Dating is great. There is nothing like getting dressed and stepping out with a romantic partner. The great news is that there are a ton of prospective lovers out here who you could be stepping out with. Your ex is not the only person on the planet. If a date is what you want, download some apps and get to chatting. Of course, you’ll want to take some precautions since we’re still in a pandemic.

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You’ve been struggling with self-image lately

Another sign that you may be experiencing long-term loneliness is that you’re struggling with low self-worth. As a result, you may seek out a particular ex because being with them reminds you of a time when you felt wanted, loved, appreciated, or worthy. It could be the feeling that you are missing — not the actual person.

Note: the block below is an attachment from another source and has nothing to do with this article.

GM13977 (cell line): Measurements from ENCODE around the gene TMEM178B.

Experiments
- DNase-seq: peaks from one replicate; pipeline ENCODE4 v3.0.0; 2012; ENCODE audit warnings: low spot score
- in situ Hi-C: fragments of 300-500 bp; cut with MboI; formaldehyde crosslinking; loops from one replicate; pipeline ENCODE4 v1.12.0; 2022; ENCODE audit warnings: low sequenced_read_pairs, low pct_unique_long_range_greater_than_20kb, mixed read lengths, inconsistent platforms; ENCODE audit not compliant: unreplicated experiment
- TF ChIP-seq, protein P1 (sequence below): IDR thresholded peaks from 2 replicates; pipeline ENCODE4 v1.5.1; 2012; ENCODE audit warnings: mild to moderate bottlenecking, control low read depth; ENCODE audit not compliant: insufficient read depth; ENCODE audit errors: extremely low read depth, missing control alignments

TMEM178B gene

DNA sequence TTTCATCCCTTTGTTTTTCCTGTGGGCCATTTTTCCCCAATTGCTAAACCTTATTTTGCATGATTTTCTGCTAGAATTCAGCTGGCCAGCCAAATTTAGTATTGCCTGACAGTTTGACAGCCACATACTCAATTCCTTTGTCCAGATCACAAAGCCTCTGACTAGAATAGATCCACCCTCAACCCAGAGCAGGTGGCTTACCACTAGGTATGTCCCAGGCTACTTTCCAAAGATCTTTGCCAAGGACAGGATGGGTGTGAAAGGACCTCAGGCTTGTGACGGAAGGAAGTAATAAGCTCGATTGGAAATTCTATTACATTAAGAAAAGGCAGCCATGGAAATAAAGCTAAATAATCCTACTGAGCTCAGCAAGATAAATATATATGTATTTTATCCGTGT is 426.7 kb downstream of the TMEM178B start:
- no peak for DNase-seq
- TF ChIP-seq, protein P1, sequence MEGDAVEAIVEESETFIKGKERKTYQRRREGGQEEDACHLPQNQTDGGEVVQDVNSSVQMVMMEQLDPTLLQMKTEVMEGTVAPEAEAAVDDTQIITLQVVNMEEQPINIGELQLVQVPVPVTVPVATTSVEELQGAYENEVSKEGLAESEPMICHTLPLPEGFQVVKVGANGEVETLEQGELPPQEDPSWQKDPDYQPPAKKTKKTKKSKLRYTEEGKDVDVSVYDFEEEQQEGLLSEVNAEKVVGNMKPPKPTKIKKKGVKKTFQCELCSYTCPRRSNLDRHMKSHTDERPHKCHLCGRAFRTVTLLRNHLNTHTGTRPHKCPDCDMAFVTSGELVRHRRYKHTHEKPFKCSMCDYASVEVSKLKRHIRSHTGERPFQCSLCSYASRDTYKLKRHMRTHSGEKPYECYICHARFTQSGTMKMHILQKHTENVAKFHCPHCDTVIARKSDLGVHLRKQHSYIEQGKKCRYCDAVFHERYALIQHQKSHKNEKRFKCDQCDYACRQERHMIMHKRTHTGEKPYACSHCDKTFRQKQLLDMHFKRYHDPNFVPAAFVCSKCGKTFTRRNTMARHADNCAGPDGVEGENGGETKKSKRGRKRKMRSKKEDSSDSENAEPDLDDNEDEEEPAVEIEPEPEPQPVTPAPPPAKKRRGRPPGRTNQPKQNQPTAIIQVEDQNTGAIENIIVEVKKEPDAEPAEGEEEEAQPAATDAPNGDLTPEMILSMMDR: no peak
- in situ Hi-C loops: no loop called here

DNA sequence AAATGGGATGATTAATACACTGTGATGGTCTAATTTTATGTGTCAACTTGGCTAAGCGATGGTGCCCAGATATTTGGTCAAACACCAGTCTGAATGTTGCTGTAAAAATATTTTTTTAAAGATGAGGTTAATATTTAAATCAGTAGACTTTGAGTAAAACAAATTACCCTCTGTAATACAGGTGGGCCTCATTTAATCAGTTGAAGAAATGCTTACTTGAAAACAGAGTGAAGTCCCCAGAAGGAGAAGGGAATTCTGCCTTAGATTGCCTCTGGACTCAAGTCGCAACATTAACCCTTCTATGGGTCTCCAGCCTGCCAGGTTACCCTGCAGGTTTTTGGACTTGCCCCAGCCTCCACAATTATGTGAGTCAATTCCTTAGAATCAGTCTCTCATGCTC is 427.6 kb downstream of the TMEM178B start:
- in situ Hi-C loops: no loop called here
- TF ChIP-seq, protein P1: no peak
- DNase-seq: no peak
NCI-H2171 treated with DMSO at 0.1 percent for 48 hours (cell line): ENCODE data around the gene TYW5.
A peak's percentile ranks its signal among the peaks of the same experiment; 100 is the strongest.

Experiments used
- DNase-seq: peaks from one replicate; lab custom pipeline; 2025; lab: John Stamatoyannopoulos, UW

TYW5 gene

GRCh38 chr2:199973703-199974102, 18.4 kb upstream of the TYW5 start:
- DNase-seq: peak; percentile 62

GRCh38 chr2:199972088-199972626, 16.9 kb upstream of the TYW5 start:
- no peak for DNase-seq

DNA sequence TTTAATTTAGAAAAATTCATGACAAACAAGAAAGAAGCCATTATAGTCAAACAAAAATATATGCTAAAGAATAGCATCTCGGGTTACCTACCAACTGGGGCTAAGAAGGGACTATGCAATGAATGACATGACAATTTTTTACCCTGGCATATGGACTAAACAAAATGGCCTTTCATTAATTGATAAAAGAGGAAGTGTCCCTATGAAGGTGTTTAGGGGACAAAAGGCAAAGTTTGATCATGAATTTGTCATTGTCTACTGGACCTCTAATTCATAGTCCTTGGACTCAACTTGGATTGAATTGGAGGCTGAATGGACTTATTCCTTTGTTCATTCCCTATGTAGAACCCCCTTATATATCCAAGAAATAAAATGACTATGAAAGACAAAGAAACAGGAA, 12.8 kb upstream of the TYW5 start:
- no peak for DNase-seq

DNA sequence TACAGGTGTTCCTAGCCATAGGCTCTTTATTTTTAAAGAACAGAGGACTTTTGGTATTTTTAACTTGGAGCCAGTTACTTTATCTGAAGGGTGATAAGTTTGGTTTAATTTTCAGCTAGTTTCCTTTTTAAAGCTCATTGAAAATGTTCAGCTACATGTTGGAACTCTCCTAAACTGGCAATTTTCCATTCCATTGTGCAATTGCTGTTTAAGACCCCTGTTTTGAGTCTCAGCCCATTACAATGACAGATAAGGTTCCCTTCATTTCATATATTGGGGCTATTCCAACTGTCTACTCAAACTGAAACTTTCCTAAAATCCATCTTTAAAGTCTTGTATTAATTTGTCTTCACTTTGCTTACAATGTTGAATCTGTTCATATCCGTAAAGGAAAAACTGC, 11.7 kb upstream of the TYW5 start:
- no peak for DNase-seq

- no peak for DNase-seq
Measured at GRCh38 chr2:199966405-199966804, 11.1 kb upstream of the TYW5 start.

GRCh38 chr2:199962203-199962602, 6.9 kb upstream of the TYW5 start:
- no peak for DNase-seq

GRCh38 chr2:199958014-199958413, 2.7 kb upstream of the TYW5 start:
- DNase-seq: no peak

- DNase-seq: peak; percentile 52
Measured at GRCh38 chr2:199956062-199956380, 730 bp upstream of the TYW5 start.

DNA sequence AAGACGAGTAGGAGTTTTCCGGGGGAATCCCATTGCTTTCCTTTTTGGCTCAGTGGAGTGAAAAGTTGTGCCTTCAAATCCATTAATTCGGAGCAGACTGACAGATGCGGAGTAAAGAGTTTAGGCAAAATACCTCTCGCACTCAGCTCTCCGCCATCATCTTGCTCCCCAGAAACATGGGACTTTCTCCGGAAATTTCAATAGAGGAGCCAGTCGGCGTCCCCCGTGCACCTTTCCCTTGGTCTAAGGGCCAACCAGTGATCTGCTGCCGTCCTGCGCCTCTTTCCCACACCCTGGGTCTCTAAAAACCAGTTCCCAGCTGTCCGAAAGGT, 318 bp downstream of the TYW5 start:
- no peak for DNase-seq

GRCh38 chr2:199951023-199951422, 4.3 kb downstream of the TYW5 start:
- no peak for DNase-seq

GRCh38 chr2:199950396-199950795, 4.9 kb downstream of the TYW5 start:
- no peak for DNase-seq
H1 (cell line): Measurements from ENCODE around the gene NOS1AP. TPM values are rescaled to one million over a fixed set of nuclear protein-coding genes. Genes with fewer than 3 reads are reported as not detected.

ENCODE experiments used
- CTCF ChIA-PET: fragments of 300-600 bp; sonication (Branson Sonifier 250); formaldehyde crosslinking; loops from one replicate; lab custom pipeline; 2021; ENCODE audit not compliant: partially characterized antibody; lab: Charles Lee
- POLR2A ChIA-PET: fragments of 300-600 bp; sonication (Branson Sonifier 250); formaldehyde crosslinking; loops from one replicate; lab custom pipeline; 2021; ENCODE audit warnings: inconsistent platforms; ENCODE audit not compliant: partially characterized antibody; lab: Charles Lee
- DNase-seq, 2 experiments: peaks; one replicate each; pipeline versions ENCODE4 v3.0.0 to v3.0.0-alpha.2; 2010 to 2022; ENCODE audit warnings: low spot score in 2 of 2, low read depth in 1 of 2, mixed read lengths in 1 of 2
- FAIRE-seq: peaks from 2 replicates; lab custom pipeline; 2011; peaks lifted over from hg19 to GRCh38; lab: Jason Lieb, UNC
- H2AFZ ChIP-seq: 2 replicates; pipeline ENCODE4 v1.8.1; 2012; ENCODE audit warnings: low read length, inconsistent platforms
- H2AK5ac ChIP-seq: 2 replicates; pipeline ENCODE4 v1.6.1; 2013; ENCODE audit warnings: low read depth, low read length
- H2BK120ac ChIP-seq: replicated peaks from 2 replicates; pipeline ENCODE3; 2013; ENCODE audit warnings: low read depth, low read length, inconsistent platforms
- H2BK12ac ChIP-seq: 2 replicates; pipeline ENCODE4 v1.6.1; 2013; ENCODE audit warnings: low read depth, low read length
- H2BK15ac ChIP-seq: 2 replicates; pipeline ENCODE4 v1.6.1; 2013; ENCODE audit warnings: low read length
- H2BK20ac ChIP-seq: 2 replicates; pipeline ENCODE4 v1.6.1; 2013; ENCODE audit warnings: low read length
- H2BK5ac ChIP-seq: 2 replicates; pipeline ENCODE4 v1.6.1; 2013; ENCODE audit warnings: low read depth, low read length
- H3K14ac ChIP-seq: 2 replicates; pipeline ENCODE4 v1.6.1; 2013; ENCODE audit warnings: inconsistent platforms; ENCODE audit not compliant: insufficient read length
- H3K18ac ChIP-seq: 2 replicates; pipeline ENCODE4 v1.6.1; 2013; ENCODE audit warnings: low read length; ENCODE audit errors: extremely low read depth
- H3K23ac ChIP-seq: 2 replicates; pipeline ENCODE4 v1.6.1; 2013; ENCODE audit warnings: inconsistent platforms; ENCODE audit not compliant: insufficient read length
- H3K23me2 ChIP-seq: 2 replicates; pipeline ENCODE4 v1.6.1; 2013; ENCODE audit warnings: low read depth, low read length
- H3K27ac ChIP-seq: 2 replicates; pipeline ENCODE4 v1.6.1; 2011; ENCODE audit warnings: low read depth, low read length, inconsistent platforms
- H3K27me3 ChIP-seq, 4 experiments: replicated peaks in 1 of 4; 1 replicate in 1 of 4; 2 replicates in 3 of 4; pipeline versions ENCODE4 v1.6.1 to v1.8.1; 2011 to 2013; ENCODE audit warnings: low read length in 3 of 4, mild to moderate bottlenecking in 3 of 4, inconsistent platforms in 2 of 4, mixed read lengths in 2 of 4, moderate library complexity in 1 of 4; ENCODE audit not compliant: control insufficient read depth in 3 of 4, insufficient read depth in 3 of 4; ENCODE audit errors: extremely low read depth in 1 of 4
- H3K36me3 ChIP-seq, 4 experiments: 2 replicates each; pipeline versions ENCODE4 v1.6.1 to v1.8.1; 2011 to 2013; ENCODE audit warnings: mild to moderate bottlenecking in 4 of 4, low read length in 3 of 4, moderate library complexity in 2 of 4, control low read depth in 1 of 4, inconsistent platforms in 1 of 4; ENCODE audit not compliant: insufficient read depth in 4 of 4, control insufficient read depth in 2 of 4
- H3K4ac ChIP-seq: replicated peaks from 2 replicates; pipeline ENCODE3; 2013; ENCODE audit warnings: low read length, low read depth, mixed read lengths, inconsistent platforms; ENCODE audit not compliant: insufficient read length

Afro woman on a shopping spree in the city

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You’re suddenly more materialistic than usual

Are you spending more than you typically would? Have you developed an unusual attachment to material things that you didn’t have before?

“It is widely believed that there is a vicious cycle in which loneliness leads to materialism and materialism, in turn, contributes to loneliness,” explains Rik Pieters, a professor at Tilburg University, who authored a study published in the Journal of Consumer Research on the connection between loneliness and materialism. “While materialism can increase loneliness, it may actually reduce loneliness for some consumers. Increasing opportunities for social interaction and improving social skills may be more effective at reducing loneliness than the usual appeals to turn off the television or stop shopping.”

Young woman using mobile phone while resting on sofa at home